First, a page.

Posted by: Robert Halford | Link to this comment | 08-30-10 7:38 AM
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Posted by: | Link to this comment | 08-30-10 7:40 AM
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By "shams" I mean that we're hiring a housekeeper to cradle our heads while we sleep.


Posted by: heebie-geebie | Link to this comment | 08-30-10 7:41 AM
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OT: My subconscious grows more and more middle-aged. This guy was fooling around obnoxiously on a little bike on the bike path this morning -- going very slowly all the way over on the left of the lane, then speeding up and swerving around, jumping curbs, jumping back onto the path, and at one point he came up fast on my right on a narrow part of the path and startled me and I yelled at him. Very pretty young man -- big tall guy, deep tan, broad-shouldered muscular but narrow-hipped, flashing white grin against the deep tan, you know the look. And my subconscious, reaching around for epithets with which to address a really devastatingly attractive young man being an asshole, came up with "Kid".

I didn't quite yell "Treat me with respect, I'm old enough to be your mother," but it felt a little like that.


Posted by: LizardBreath | Link to this comment | 08-30-10 7:51 AM
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25: You need to remind him that he isn't going to be young and good looking forever, so he better learn some fucking manners.


Posted by: rob helpy-chalk | Link to this comment | 08-30-10 7:55 AM
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By "shams" I mean that we're hiring a housekeeper to cradle our heads while we sleep.

That's not very Oi!, heebie.


Posted by: Populuxe | Link to this comment | 08-30-10 7:55 AM
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26: I was attempting to formulate "You're not going to be so pretty if you knock your front teeth out doing that kind of thing," but didn't get the sentence formed in time to yell it at him.

To his credit, he did swerve by me a couple of minutes later and apologize. I still don't think he figured out that I was yelling at him because he was doing something genuinely dangerous (that is, the path is narrow, and there are a lot of people moving at very different speeds on it. It's workable because people are moving predictably, and the more unpredictable elements like joggers and rollerbladers are pretty slow so you can pass them quickly. Having a bicyclist messing around at speeds from 2-20 mph and going back and forth across the path is really disturbing.) But the apology was nice.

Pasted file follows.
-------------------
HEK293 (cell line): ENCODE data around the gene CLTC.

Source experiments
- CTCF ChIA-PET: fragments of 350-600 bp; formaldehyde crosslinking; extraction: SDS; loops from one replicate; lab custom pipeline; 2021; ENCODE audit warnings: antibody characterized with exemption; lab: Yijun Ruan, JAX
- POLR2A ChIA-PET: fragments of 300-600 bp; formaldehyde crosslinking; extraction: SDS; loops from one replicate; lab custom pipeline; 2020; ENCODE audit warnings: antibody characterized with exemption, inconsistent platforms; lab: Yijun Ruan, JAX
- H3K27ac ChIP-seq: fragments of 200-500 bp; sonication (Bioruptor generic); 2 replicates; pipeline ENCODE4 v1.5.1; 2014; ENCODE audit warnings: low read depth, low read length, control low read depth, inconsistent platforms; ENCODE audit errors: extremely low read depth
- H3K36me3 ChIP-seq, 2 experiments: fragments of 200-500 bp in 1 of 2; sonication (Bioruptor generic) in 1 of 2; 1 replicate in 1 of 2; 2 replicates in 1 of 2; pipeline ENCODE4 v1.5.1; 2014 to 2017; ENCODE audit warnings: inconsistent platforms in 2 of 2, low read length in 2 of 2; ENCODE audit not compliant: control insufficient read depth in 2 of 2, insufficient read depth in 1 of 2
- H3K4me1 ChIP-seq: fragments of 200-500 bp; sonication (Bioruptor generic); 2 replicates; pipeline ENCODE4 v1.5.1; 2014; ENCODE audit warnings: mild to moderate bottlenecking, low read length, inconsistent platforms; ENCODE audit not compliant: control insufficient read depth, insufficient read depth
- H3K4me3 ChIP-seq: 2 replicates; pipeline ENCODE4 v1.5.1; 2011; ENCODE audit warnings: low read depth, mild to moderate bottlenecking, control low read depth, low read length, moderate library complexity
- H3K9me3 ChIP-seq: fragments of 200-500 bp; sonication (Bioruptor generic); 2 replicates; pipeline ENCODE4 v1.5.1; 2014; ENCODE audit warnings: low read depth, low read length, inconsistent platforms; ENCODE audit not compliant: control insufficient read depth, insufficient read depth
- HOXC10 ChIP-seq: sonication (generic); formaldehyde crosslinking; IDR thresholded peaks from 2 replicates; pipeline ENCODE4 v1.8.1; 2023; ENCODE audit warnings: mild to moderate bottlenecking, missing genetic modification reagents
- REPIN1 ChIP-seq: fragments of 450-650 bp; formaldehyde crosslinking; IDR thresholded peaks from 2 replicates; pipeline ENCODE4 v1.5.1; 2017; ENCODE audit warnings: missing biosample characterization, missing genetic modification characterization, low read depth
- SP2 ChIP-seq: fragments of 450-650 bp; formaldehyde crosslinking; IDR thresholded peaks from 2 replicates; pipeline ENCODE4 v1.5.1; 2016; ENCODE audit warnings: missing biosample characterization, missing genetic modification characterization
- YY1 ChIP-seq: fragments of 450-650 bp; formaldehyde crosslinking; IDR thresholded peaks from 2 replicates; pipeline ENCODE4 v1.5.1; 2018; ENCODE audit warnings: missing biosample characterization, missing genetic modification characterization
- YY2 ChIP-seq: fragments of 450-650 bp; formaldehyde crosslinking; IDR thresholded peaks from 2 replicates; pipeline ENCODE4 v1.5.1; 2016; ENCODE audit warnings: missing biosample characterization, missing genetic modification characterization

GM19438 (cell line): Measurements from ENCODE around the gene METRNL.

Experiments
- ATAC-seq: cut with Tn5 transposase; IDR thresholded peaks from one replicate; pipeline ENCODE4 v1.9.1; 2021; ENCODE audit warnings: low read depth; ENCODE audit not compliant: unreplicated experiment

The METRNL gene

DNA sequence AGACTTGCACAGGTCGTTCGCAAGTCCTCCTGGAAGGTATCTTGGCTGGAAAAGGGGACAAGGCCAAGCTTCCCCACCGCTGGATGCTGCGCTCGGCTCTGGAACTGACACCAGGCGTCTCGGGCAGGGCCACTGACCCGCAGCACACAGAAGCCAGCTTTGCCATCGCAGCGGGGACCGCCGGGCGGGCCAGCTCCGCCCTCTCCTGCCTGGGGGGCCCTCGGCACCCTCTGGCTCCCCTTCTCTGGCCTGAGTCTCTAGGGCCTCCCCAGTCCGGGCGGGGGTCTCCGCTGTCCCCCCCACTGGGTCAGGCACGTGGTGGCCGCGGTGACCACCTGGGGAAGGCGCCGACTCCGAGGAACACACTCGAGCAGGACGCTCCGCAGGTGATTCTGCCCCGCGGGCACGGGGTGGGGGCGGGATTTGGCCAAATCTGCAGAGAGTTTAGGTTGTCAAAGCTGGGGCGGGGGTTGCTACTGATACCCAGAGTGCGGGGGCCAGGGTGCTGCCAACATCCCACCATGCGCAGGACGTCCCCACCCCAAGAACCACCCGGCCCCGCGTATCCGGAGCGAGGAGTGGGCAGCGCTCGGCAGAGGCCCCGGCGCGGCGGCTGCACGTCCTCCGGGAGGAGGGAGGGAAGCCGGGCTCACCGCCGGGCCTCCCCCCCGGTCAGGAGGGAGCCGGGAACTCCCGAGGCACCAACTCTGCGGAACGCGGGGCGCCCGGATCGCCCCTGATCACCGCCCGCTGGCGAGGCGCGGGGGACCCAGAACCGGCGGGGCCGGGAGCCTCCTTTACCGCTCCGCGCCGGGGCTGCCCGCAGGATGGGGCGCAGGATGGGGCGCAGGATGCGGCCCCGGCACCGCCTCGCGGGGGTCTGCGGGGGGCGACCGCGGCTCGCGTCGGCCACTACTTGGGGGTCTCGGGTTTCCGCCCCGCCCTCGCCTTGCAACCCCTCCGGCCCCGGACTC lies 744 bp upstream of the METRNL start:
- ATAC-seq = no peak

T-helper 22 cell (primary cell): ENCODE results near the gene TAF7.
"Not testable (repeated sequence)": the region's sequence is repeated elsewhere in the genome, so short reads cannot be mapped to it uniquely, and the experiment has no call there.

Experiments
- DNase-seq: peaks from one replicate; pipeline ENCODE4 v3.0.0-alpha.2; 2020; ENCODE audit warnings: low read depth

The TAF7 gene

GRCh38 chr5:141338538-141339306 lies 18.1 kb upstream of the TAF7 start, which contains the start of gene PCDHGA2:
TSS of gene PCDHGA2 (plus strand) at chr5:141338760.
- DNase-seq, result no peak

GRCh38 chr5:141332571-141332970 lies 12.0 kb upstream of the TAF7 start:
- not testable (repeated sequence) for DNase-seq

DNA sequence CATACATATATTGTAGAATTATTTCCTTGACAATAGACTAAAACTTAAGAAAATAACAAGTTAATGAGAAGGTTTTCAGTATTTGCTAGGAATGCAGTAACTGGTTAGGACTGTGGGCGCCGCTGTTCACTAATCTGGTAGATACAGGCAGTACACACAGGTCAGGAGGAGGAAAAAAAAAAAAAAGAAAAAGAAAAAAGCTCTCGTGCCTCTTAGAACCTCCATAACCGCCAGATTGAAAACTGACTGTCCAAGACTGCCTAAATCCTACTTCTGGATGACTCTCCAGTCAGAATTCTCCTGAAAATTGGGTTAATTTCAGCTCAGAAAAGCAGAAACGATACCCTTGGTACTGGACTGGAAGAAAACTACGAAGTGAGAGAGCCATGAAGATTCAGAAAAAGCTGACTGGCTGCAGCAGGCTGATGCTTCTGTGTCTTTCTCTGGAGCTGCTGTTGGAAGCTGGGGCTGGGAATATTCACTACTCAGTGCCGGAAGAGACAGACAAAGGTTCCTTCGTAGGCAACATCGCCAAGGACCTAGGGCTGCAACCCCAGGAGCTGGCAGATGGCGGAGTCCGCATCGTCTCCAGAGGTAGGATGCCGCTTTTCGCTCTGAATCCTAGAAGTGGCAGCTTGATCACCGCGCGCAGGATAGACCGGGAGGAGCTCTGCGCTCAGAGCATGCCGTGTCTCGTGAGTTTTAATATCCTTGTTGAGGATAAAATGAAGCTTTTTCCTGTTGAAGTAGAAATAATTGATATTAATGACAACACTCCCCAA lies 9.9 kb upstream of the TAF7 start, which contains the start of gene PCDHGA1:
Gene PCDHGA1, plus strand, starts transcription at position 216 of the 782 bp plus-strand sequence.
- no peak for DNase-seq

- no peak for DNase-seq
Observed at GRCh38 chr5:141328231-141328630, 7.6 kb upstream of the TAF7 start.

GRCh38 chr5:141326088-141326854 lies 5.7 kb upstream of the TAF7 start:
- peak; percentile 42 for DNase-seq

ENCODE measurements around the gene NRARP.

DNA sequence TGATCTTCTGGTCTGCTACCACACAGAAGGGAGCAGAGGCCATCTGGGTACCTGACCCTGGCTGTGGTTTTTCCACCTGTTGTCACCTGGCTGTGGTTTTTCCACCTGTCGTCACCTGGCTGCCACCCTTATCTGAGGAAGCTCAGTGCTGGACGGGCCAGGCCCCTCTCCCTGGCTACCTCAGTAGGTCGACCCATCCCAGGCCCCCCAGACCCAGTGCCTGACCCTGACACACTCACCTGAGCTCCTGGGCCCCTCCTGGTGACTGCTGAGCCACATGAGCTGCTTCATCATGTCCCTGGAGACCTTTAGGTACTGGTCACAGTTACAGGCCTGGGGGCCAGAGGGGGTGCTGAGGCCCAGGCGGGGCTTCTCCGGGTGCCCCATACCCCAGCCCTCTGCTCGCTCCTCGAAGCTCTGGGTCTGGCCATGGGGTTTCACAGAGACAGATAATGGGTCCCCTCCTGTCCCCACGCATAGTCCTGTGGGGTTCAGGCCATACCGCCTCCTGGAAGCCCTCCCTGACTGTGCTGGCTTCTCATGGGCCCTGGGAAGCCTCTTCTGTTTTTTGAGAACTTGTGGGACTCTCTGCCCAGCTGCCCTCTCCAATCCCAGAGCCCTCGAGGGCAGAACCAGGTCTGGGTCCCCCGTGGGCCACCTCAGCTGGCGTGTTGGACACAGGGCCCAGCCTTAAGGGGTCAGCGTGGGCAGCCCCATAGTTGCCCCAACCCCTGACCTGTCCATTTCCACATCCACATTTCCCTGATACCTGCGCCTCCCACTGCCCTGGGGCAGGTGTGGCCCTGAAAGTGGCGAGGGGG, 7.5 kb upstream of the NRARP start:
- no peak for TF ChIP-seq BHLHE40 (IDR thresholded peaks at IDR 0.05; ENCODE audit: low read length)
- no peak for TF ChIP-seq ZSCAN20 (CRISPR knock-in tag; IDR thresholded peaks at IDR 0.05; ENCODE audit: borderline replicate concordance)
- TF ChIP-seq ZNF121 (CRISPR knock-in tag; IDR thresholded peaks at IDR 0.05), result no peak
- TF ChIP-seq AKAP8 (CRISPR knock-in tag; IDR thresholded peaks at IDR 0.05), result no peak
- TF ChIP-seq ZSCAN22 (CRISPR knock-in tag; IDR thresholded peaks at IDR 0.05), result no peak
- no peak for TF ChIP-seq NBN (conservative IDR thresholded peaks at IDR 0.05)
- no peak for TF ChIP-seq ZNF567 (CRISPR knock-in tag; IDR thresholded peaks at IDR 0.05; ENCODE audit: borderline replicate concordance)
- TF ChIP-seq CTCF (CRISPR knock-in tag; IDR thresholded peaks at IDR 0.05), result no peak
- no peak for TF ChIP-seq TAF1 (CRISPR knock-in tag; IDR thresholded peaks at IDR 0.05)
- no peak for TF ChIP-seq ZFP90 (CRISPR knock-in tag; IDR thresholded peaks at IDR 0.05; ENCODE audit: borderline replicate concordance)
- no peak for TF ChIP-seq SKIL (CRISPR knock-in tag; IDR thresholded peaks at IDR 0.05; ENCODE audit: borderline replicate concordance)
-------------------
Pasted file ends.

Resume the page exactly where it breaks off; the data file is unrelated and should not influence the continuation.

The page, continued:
Posted by: LizardBreath | Link to this comment | 08-30-10 8:01 AM
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"ShamWOW" baffles me. First of all, other than in a pejorative sense, how is the product a "sham" at all? Do people call household cleaning cloths shams? (that seems weird). Also, why would you use "sham" as the name of your sleazy late night TV-pitched product? (I mean, the name literally is "fake thing . . . WOW."). Yet they've sold millions, purportedly.


Posted by: Robert Halford | Link to this comment | 08-30-10 8:03 AM
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Sham=chamois. Those soft leather cloths you polish your car with.


Posted by: LizardBreath | Link to this comment | 08-30-10 8:03 AM
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29: Chamois cloths, famously absorbent and frequently seen in the hands of Olympic divers as they wait for their scores to come up.


Posted by: oudemia | Link to this comment | 08-30-10 8:04 AM
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Do people call household cleaning cloths shams? (that seems weird).

I think they use the word "shammy" somewhere in America though I've never heard it.


Posted by: Cryptic ned | Link to this comment | 08-30-10 8:09 AM
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Ok, obviously I've heard it because I didn't know it was spelled "chamois". But I don't think I've heard it in person.


Posted by: Cryptic ned | Link to this comment | 08-30-10 8:12 AM
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I suppose I've heard "Shammy your car" before, but I've never called those drying cloths "chamois," just drying cloths. I guess others do. Still, there is the fact that the product name also means "fake."


Posted by: Robert Halford | Link to this comment | 08-30-10 8:13 AM
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Chamois are a specific thing, though -- not just rags, but literally soft absorbent leather. I think the idea is to convey that microfiber cloths behave like chamois rather than like cloth.


Posted by: LizardBreath | Link to this comment | 08-30-10 8:15 AM
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Wiktionary's pronunciation guide to chamois (RP) is a fun read.


Posted by: Minivet | Link to this comment | 08-30-10 8:21 AM